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|Died||30 September 1983 (aged 75–76)|
Periklis Christoforides (1907 – 30 September 1983) was an Ottoman-born Greek film actor. He appeared in 122 films between 1929 and 1979. He was born in Trebizond, Ottoman Empire, and died in Thessaloniki, Greece, following a stroke. His body was flown to Athens on the day of his death and buried the next day.
The Ottoman Empire, historically known to its inhabitants and the Eastern world as Rome (Rûm), and known in Western Europe as the Turkish Empire or simply Turkey, was a state that controlled much of Southeast Europe, Western Asia and North Africa between the 14th and early 20th centuries. It was founded at the end of the 13th century in northwestern Anatolia in the town of Söğüt by the Oghuz Turkish tribal leader Osman I. Although initially the dynasty was of Turkic origin, it was thoroughly Persianised in terms of language, culture, literature and habits. After 1354, the Ottomans crossed into Europe, and with the conquest of the Balkans, the Ottoman beylik was transformed into a transcontinental empire. The Ottomans ended the Byzantine Empire with the 1453 conquest of Constantinople by Mehmed the Conqueror.
Trabzon, historically known as Trebizond, is a city on the Black Sea coast of northeastern Turkey and the capital of Trabzon Province. Trabzon, located on the historical Silk Road, became a melting pot of religions, languages and culture for centuries and a trade gateway to Persia in the southeast and the Caucasus to the northeast. The Venetian and Genoese merchants paid visits to Trebizond during the medieval period and sold silk, linen and woolen fabric. Both republics had merchant colonies within the city – Leonkastron and the former 'Venetian castle – that played a role to Trebizond similar to the one Galata played to Constantinople. Trabzon formed the basis of several states in its long history and was the capital city of the Empire of Trebizond between 1204 and 1461. During the early modern period, Trabzon, because of the importance of its port, again became a focal point of trade to Persia and the Caucasus.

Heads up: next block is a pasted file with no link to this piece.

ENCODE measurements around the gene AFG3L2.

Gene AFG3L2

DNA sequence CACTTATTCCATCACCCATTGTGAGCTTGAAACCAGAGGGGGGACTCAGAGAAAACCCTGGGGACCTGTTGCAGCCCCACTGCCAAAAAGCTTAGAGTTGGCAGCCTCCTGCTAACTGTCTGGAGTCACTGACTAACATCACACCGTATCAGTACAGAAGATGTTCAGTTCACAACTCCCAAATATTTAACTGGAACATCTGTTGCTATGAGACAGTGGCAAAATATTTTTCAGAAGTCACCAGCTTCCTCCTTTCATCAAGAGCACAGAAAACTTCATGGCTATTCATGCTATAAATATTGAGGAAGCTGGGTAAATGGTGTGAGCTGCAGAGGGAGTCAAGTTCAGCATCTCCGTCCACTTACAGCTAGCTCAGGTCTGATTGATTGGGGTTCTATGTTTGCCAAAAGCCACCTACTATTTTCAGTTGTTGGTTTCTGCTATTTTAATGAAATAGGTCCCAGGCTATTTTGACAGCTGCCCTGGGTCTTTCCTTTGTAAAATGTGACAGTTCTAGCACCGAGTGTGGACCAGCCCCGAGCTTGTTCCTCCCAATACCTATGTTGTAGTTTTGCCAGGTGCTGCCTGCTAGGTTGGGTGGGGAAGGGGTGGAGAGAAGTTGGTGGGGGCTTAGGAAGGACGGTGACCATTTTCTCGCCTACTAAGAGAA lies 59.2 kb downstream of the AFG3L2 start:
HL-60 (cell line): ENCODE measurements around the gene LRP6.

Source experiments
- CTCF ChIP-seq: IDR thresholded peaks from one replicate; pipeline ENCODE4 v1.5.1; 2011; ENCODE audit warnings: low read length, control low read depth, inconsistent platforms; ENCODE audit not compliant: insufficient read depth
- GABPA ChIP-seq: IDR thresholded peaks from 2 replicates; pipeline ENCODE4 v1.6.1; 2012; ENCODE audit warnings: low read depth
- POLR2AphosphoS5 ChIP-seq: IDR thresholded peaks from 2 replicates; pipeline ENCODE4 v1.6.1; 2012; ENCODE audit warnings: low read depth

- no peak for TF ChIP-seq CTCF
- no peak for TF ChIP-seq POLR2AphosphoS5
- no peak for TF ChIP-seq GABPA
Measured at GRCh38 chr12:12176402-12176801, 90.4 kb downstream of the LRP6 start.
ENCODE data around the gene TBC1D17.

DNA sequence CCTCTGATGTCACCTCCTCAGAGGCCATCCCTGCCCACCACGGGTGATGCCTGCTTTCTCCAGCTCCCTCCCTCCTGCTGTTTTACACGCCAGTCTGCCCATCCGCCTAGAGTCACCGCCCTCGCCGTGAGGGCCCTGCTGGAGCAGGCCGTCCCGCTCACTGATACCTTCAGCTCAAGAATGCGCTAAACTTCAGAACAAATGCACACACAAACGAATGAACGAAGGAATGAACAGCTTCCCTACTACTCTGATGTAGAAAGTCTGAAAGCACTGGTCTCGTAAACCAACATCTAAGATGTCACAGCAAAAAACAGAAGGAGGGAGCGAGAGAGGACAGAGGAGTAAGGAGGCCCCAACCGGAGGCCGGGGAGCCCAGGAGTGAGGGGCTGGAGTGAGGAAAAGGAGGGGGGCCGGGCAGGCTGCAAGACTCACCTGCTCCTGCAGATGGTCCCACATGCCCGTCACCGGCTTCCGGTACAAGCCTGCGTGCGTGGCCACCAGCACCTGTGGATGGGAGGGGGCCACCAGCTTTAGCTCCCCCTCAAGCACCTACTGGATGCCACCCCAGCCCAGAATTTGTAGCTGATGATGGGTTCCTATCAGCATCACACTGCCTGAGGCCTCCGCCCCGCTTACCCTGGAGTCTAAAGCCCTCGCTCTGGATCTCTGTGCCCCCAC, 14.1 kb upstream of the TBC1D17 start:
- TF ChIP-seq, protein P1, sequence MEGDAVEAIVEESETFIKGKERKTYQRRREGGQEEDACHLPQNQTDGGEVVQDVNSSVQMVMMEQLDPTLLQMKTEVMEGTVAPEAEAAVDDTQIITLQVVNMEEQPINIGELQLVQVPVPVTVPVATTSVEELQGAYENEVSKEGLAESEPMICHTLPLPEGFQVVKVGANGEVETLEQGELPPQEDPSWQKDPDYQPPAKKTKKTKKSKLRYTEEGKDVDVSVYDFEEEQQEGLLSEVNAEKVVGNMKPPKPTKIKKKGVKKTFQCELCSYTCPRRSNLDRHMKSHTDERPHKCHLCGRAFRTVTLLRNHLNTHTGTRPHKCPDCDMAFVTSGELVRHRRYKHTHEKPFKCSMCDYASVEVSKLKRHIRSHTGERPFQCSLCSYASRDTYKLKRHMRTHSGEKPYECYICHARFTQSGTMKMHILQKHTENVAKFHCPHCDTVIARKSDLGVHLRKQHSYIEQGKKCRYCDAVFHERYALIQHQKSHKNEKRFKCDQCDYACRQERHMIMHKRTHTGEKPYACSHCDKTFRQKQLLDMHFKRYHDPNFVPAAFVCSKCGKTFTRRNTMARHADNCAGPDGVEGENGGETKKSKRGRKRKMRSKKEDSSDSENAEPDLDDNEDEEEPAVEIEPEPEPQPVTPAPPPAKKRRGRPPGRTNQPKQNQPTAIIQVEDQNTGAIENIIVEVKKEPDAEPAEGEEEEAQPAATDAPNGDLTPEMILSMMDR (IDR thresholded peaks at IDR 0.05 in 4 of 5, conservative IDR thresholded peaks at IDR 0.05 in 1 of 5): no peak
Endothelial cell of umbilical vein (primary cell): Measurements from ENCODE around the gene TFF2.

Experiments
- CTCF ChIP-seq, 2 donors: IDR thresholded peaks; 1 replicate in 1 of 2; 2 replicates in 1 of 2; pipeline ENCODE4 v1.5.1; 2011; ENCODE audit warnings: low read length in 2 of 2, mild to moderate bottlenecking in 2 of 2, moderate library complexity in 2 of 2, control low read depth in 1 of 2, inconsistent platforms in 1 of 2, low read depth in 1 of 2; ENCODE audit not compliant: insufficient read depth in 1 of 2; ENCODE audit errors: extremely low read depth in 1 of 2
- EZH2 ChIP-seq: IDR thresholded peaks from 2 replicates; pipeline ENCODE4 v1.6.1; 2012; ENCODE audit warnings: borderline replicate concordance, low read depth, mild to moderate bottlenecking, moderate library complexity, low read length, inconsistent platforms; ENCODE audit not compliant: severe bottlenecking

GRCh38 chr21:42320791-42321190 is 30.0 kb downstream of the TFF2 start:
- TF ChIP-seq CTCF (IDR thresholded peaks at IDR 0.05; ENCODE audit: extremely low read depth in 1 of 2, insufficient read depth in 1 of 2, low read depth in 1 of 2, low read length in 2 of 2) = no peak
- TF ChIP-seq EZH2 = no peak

Thessaloniki, also known as Thessalonica, Saloniki or Salonica, is the second-largest city in Greece, with over 1 million inhabitants in its metropolitan area, and the capital of Greek Macedonia, the administrative region of Central Macedonia and the Decentralized Administration of Macedonia and Thrace. It is also known in Greek as η Συμπρωτεύουσα, literally "the co-capital", a reference to its historical status as the Συμβασιλεύουσα (Symvasilévousa) or "co-reigning" city of the Eastern Roman (Byzantine) Empire, alongside Constantinople.
Madame X is a 1954 Greek drama film directed by Orestis Laskos. It is based on the 1908 play Madame X by French playwright Alexandre Bisson (1848-1912).
The Fortune Teller is a 1956 Greek comedy film directed by Alekos Sakellarios.
The Girl from Corfu is a 1956 Greek comedy film directed by Yannis Petropoulakis. It was entered into the 7th Berlin International Film Festival.
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Michael Cacoyannis was a Greek Cypriot filmmaker, best known for his 1964 film Zorba the Greek. He directed the 1983 Broadway revival of the musical based on the film. Much of his work was rooted in classical texts, especially those of the Greek tragedian Euripides. He was nominated for an Academy Award five times, a record for any Cypriot film artist. He received Best Director, Best Adapted Screenplay and Best Film nominations for Zorba the Greek, and two nominations in the Foreign Language Film category for Electra and Iphigenia.